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We rose at 6am the next day, and prepared to ‘make’ the last vital steps: the final (it certainly felt ‘final’ for many of us) 19 miles of the journey to Knock’s Marian Pilgrimage Centre. A couple of walkers were injured and couldn’t continue—they were driven to the venue.

Once in Knock, we will meet the pilgrims from the other three centres in Ireland and come together to celebrate Holy Mass in the old church where on the external gable end wall in 1879 a vision of Our Lady was manifest alongside St Joseph, St John the Evangelist and the Lamb of God.

The message was unspoken, reflecting much of the island of Ireland and most of its great mass of people that had been utterly silenced for centuries by human inflicted cruelties; widespread suffering and despair, much too early mortality, oppression in numerous forms, deep poverty, and of course the catastrophic Great Hunger of 1845-50. The week’s final Mass at Knock is, as ever, refreshing, wholesome and inspirational.

Some wise people say that travelling is as important as arriving. A walking pilgrimage with Christ at its centre is no waste of time. It is in fact highly fruitful. The long walk from Armagh (and for others, Derry, Dublin and Cork) can represent the narrow door that Christ tells us to seek.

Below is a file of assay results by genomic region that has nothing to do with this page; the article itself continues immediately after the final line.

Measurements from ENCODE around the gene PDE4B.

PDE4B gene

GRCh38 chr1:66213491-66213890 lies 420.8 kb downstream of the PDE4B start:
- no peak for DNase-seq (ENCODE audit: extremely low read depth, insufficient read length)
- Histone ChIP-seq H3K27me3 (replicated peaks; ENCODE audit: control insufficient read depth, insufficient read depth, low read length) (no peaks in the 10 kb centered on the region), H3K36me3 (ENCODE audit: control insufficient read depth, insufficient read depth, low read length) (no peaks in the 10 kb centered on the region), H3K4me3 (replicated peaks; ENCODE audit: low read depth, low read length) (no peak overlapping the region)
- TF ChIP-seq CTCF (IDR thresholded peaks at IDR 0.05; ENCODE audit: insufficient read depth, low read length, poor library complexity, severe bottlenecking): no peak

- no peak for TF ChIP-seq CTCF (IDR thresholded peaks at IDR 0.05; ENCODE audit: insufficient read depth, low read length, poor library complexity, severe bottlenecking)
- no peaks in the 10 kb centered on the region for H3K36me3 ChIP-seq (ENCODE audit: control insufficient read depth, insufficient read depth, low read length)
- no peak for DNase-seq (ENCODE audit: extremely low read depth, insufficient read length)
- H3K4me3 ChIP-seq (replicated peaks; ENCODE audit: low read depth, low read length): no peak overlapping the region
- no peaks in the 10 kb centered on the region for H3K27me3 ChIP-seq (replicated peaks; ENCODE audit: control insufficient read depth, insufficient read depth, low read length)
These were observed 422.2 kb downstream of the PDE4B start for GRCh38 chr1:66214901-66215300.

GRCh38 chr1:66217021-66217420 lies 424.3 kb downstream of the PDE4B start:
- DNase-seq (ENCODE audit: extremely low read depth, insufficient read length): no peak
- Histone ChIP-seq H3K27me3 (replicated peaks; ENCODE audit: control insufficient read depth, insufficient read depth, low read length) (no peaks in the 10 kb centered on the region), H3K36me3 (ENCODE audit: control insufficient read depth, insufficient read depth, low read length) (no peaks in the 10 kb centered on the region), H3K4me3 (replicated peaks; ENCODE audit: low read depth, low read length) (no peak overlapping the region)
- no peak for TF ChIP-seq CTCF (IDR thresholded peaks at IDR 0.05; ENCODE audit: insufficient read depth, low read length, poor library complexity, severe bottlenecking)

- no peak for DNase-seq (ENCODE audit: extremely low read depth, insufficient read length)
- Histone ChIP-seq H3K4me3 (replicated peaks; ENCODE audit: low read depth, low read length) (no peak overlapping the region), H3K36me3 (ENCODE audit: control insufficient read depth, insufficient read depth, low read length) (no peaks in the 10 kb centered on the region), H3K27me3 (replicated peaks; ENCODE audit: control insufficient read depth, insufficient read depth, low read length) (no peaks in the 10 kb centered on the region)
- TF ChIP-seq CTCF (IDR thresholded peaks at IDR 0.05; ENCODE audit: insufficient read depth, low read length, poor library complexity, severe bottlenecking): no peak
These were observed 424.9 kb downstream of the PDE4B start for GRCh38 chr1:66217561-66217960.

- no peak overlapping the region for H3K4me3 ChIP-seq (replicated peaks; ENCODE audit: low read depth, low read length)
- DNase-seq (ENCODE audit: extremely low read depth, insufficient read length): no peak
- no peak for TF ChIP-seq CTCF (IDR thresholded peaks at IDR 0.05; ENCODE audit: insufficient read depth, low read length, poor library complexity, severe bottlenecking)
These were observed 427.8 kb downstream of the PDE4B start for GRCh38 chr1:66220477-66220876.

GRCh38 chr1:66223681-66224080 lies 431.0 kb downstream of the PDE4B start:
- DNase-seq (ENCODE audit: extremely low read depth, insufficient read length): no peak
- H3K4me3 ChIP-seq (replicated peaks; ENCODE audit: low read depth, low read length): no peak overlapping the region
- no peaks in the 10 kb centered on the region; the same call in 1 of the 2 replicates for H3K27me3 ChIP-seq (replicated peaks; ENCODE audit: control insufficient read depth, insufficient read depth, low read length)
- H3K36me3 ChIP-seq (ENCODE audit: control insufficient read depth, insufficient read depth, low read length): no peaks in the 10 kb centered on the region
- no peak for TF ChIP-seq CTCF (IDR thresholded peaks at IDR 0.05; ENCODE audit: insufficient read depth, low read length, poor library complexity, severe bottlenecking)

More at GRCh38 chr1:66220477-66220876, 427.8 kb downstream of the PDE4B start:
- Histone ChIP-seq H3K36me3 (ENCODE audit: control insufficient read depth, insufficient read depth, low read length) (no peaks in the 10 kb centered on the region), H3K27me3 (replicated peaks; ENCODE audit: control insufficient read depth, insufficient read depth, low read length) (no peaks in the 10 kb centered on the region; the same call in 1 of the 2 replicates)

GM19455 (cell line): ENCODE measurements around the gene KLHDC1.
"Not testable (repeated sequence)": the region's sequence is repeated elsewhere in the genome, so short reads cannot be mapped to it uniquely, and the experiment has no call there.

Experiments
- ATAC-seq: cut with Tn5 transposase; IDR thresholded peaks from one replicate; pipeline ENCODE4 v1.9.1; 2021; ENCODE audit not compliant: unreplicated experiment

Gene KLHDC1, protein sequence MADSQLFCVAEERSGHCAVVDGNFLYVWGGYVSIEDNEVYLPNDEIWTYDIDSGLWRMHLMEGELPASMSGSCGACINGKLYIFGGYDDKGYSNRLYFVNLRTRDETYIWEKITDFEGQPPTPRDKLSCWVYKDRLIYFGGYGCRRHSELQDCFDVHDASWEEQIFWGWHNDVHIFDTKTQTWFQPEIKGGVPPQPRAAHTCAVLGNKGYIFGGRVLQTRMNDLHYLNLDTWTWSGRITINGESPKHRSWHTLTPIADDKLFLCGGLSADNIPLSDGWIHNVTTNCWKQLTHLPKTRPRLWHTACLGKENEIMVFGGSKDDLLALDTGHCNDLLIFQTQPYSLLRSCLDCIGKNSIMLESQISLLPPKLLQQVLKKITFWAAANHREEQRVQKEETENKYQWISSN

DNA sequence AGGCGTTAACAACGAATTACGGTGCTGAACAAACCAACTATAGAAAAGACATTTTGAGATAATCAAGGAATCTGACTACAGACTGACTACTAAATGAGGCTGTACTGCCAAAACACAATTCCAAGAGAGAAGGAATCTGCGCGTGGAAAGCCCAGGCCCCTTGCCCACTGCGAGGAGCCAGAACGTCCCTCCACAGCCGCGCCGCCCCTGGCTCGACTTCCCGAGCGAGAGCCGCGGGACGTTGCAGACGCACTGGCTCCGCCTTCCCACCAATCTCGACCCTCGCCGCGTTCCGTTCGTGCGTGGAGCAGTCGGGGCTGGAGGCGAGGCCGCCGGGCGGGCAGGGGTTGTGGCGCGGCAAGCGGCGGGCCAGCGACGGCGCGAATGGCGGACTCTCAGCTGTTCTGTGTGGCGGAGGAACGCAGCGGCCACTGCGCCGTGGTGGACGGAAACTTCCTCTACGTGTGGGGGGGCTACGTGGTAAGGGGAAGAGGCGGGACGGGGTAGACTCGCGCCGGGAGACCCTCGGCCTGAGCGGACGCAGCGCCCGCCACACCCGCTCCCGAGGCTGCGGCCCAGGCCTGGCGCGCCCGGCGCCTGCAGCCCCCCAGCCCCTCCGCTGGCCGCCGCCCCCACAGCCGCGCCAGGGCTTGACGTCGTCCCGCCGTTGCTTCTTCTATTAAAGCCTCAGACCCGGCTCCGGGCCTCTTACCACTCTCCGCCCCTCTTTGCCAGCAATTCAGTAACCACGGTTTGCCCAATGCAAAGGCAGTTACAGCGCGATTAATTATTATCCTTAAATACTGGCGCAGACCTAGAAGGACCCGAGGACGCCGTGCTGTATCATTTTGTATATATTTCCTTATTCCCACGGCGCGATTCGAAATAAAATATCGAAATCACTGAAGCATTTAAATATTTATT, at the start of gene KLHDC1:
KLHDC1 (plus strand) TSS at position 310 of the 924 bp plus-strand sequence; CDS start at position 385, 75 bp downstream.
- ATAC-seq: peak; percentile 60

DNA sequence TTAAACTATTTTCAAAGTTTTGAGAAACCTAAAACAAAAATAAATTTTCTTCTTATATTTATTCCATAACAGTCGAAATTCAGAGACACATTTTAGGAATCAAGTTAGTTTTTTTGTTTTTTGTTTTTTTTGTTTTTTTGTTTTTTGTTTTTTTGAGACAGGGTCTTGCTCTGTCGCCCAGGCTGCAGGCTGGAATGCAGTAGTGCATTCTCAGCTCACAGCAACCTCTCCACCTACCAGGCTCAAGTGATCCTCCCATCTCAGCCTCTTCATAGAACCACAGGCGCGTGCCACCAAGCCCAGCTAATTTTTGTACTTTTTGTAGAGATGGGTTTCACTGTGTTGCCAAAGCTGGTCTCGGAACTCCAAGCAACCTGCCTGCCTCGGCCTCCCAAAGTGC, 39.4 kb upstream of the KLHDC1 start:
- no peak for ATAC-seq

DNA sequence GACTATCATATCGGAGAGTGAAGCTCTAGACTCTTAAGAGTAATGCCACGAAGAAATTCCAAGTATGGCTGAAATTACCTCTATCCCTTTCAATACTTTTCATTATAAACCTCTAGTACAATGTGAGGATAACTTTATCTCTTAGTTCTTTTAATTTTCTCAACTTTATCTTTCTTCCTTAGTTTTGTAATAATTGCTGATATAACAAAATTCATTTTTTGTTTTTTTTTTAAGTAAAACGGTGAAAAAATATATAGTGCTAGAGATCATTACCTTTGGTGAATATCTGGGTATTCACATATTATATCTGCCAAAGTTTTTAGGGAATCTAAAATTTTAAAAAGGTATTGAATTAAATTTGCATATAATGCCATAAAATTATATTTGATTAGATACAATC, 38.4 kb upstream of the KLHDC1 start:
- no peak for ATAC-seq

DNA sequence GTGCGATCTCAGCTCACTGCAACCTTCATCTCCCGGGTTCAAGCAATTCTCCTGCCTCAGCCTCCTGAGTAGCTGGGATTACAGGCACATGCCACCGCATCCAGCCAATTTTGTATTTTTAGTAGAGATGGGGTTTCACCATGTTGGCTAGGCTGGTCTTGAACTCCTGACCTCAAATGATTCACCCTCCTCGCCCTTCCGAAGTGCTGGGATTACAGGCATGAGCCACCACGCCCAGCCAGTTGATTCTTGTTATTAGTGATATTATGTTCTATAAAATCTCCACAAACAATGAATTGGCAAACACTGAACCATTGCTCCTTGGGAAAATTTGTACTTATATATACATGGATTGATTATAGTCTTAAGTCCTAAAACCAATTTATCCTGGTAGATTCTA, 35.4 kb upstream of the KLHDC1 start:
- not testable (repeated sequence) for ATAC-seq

Jesus’ teachings

Many people might wonder why would people ‘choose’ the narrow path to do such things in ‘this day and age’? It’s anything but easy, but it is fulfilling and rewarding: it has purpose.

The opposite might be five days glued to a mobile phone, computer screen or lying tanning on a beach. Such things, limited and in context, can be fine: and the pilgrims no doubt might also do such things. However, such activities can be grave if they consume our lives.

The Gospels and Our Lady via her appearances at Knock, Lourdes, Fatima and Medjugorje, tell us that this is not what life is for. We can live life on the surface, superficially and for ourselves, or we can choose to live it with deeper meaning, and for others. Our Lady teaches us to choose the latter.

Most if not all of the people on the long walk to Knock might be considered the ‘salt of the earth’: a pilgrim people participating in a painful but enlightening journey. It can be a journey to discover ‘truth’: some truth about oneself as well as others we meet in life.